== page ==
Getting Started with Google Photos
You may not have ever considered Google Photos as a genealogical tool, but there are so many reasons to consider adding it to your family history repertoire. Genealogy enthusiast Michelle Goodrum inherited extensive photograph collections from her father and grandfather and explained that this is one of the big reasons she began using the service. In her 2018 RootsTech presentation, “Google Photos: Collect, Organize, Preserve and Share,” Goodrum said, “I’m finding that Google Photos is one way to really work with all of my material in preserving it and sharing it.”
Why Google Photos?
Just like the title of Goodrum’s presentation, Google Photos really does give genealogists a wonderful place to collect, organize, preserve and share their photos. It has unlimited backup and storage for all of your photos and videos. Even more exciting is that the service is free!
As you use the service, Google Photos follows your activity and automatically organizes your photos based on what seems to be important to you. It will sort your photos based on people, places, and things; it even has a facial recognition feature! This feature is getting better all the time, and you can help it along by tagging your photos as you add them to your collection.
Also Included is an exciting search feature that allows you to type in something you’re looking for. For example, if you’re looking for a photo in your collection that was taken by the ocean, try typing the word beach into the search bar. You’ll be pleasantly surprised to find that Google Photos will present you with all of the photos in your collection that look like they were taken at a beach.
Once you’re all set up and have your collection put together, another fun thing to try is typing selfies into the search bar to pull up all of the pictures of you! Goodrum made this handy suggestion for those who tend to always be the one behind the camera. Sometimes when you need a picture of yourself it’s tough to find one!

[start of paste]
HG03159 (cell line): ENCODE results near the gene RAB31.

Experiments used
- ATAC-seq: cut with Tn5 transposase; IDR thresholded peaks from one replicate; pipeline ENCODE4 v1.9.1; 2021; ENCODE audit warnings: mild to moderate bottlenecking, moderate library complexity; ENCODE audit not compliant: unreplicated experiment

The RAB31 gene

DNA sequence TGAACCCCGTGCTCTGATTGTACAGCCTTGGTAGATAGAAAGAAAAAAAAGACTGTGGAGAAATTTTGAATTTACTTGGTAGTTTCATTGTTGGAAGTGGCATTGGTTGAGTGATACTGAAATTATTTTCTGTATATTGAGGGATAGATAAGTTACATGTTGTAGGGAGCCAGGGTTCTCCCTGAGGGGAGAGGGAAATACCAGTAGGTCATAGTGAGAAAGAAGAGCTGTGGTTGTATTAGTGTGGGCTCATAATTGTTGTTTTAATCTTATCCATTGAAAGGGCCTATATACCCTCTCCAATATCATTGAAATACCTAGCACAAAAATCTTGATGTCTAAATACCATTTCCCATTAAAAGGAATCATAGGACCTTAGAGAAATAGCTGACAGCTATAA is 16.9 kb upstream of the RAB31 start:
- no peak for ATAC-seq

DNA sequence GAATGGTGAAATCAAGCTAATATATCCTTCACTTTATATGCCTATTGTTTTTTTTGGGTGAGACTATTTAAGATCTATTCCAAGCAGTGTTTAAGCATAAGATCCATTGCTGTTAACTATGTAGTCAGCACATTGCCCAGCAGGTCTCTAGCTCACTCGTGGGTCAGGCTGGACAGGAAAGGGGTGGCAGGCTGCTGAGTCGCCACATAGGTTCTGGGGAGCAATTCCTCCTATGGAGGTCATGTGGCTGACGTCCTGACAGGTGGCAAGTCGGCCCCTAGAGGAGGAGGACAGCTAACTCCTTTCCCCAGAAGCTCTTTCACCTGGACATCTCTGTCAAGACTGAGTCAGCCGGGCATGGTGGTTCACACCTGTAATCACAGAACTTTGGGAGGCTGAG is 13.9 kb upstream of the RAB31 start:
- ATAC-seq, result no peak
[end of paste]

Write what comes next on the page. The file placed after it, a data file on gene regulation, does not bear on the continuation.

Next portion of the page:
Using the service is pretty simple and easy to set up. If you haven’t already, download the Google Photos app to your smartphone or tablet. It’s available in the App Store, on Google Play, and on the web. Once you’ve downloaded the app, you’ll have the option of scrolling through or skipping the opening tutorial. If you don’t have a Google account, you’ll be prompted to create one. If you already have one, log in to your account. You’ll also receive a prompt to give the app permission to access your device’s photo library. Selecting Allow will bring all of the photos and videos on your device into the Google Photos app.
As you’re getting started with the app, make sure you select Backup and Sync to ensure all of your photos are automatically saved. You’ll also need to indicate if you want your photos to be backed up and synced only when you’re near WiFi or if you want Google Photos to continually backup and sync using your cellular data (this can drain your device’s battery and quickly use up cellular data if you’re taking a lot of photos).
Another important decision you’ll need to make is whether you want to store high quality images and videos or just use your original files. Taking advantage of Google’s offer of free, unlimited storage will require that you select high quality.
You’ll notice that all of your photos are presented with the most recent at the top. As time goes on, you’ll see how easy it is to look back and zoom out to see recent weeks, months, and even years in the past. Here are a few finger motions you’ll use to help you navigate the app on your smartphone or tablet:
- Select multiple photos by tapping, holding and dragging images.
- Zoom in and out of your collection of photos by pinching with two fingers.
- Navigate between menus by swiping left and right.
In today’s digital world, cloud storage is more important than ever, but it’s important to remember that putting all of your photos in one basket can be risky. Goodrum brought up the term LOCKSS or “Lots of copies keeps stuff safe.” Google Photos is just one more place to put copies of your cherished family photos, but it should never be the only place. Goodrum made the following suggestion: “Use those external hard drives. Use a cloud backup. Use Google Photos. Get those pictures in lots of different places, so that if you have a disaster, you can still recover those really important and treasured items.”
Good luck and happy photo storing!